15. Penalties? You don't want to find out. Although I'm sure if you could show that someone else did something without your permission, you could appeal a suspension. etc., if you had some kind of proof. How about if I'd given my password to someone and then they did something without my permission? I take it you are not Team Microdot. How did you get the password and what have you done w/ our cacher?
  16. I wasn't aware the guidelines required the CO to respond to each and every DNF, particularly if there's nothing in the contents of the DNF to indicate that the cache needs maintenance. That's what an NM is for, isn't it, or am I just being naive? I believe the important part of the above quote is 'If there is no one to respond'. This discussion continues to focus on the single DNF aspect as the sole reason for disabling.
  17. OK. Now let's consider that instead of "Entrance gate, badges, etc.", the plant has been dismantled and all that's left are the roads that run through the property. I wouldn't hesitate to walk on them. (But then, I have to admit I walk next to active rail lines from time to time to look for benchmarks.) But would you throw a hissy if the cops told you to leave?
  18. 1)Residents know it is RR property. 2)Residents do not like the strangers who have been caching so close to their houses. 3)Residents call cops. Done
  19. I have nothing against cleansing, I just want it to be driven by the local community, not the reviewers, and I want it to be focused on the status of the cache. Bad caches should go. In my area, they go because people post NMs and NAs. Good caches should not go for some arbitrary reason such as you don't feel like the owner is participating enough. A few geocachers in my area have passed away without their caches being adopted out, but since they were good caches to begin with, they continue to be good, and they'll likely remain good for years to come. I see no reason to kill their legacy just because the they can't answer their e-mail. There's plenty of time to kill a cache after it has a problem. I understand, there is just a lot of built-up neglect out there that the local community, for whatever reason, could not prevent. I believe it will continue to deteriorate. I don't have an answer for legacy caches...wish I did.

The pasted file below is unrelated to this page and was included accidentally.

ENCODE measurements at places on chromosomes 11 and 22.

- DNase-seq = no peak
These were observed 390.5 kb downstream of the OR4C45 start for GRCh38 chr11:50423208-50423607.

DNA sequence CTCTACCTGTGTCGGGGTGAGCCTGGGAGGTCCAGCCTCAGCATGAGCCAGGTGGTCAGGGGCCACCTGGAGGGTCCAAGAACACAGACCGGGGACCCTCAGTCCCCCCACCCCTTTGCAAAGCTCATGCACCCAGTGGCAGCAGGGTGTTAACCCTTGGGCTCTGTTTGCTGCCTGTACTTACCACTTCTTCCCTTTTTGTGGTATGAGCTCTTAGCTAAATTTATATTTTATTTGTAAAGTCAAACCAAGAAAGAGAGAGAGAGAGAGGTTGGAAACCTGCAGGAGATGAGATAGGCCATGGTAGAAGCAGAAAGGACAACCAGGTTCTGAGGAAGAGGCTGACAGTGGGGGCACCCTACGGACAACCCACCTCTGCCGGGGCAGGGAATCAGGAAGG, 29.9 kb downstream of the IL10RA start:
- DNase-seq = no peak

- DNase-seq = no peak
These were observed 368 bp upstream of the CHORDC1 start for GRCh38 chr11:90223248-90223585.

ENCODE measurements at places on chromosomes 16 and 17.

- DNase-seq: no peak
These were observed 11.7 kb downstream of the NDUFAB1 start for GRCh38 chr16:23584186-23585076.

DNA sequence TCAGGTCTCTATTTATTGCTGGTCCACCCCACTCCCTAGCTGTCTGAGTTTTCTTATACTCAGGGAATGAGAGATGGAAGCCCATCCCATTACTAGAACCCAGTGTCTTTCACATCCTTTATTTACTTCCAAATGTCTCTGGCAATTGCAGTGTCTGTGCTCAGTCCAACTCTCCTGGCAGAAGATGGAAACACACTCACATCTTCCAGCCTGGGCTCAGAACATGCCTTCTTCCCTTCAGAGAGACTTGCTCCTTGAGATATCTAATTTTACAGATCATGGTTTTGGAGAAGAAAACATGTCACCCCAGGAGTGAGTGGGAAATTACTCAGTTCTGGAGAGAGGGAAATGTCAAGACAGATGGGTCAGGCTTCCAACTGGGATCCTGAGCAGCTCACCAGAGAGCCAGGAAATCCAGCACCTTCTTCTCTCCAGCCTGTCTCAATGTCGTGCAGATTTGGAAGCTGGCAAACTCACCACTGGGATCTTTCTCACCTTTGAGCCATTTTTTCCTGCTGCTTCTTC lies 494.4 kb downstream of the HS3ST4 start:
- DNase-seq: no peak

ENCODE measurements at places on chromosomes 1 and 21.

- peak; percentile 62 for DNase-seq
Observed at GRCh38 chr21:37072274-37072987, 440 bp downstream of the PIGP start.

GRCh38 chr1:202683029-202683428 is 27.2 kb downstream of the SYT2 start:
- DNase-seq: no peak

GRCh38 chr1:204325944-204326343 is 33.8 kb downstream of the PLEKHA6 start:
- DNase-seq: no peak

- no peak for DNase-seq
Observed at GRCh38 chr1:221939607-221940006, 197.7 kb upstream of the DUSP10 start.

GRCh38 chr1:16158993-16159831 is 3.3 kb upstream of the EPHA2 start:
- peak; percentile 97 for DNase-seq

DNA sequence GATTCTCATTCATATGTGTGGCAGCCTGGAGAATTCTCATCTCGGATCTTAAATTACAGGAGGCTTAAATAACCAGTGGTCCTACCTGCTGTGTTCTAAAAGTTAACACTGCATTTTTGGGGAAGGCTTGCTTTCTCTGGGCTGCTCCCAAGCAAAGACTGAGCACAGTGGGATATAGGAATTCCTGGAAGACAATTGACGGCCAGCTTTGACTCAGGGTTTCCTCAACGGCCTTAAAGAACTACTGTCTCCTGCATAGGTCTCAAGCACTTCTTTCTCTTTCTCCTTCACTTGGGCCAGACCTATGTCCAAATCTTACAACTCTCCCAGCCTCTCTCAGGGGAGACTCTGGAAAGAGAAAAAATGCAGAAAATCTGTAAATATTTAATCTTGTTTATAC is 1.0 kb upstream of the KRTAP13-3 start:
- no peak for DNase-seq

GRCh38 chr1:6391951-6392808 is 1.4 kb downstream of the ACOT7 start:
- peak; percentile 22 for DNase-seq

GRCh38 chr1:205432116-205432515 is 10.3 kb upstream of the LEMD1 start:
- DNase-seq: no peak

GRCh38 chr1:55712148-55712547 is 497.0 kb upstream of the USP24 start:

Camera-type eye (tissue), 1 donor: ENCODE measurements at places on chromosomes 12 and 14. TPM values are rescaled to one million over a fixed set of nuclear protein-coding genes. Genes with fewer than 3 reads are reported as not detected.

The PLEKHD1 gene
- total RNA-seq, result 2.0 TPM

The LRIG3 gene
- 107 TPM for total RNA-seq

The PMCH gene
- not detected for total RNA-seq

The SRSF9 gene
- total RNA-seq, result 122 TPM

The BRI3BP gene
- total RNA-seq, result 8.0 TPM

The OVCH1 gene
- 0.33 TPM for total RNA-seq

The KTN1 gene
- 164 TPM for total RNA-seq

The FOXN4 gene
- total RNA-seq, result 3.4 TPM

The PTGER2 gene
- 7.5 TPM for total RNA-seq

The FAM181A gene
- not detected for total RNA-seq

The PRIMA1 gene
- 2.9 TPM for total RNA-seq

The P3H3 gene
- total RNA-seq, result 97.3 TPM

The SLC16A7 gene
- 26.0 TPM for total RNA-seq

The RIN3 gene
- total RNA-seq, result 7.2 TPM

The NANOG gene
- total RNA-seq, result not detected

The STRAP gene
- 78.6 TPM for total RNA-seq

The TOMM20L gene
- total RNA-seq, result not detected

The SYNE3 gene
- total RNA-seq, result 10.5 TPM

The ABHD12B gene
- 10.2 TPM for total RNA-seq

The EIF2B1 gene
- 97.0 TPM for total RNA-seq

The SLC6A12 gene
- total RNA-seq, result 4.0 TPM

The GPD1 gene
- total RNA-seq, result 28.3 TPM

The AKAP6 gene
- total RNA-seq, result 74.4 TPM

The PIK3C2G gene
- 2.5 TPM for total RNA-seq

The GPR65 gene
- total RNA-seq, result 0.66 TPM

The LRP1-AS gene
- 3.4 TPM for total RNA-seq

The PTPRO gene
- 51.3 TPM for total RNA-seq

20. Are you seriously suggesting it's OK to kill good caches via friendly fire? If a cache has a problem, I'm all for NMs and NAs that explain why it should be killed it off. But I don't support the idea that caches fitting some arbitrary criteria should be killed off just because they're more likely to have trouble. I might understand this if I could really imagine a cache that was anywhere popular enough that would do harm not being cleaned up, yet doesn't get enough traffic in the logs to justify archiving it with publicly available information. My attitude is that if I think there might be a problem with a cache, and I'm interested in seeing it cleaned up but there isn't already enough evidence in the logs, the very least I can do it go try to find it before I take action. If I'm not willing to do that, then I don't really care enough about the cache to make any suggestions about its future. I'm saying that after 14 years, the game may need a cleansing. I've seen reviewers respond to individual NA logs with a sheepish "there is nothing in the logs that prove to me it is not there" on caches from COs that I know are no longer involved in GC. Once again, from a utilitarian standpoint, a more systematic approach that requires COs to confirm will clear the system of neglected caches while allowing lonely yet maintained caches to remain via a CO reply. I see it as spreading some of the work from the reviewers to the COs. We have a couple of multi's that get very few visits. They could easily fall within the algorithm and I would simply understand that the reviewer's idea of maintenance is a tad more often than my 1, 2 or 3 times a year. Keep in mind that I see the CO requirement as communicated maintenance meaning log periodic visits. Some do not see it that way and the game is left with no one watching the store.
  21. I'm really in the minority here, but I am of the opinion that whatever "algorithm" is being used for this current push, the utility of the action will clean-up (on the system) more dead caches than it will archive well maintained remote caches. Locally, there are some caches that were absolutely fantastic in the day, but some COs have moved-on and the containers/logs/stages are really bad. Whatever the algorithm to post the initial disablement, the CO has the opportunity to address the situation. It seems logical to me that an efficient way to determine if the CO has a desire for the cache to live is to provide him/her with two options...1)respond to the disablement or 2)request unarchival.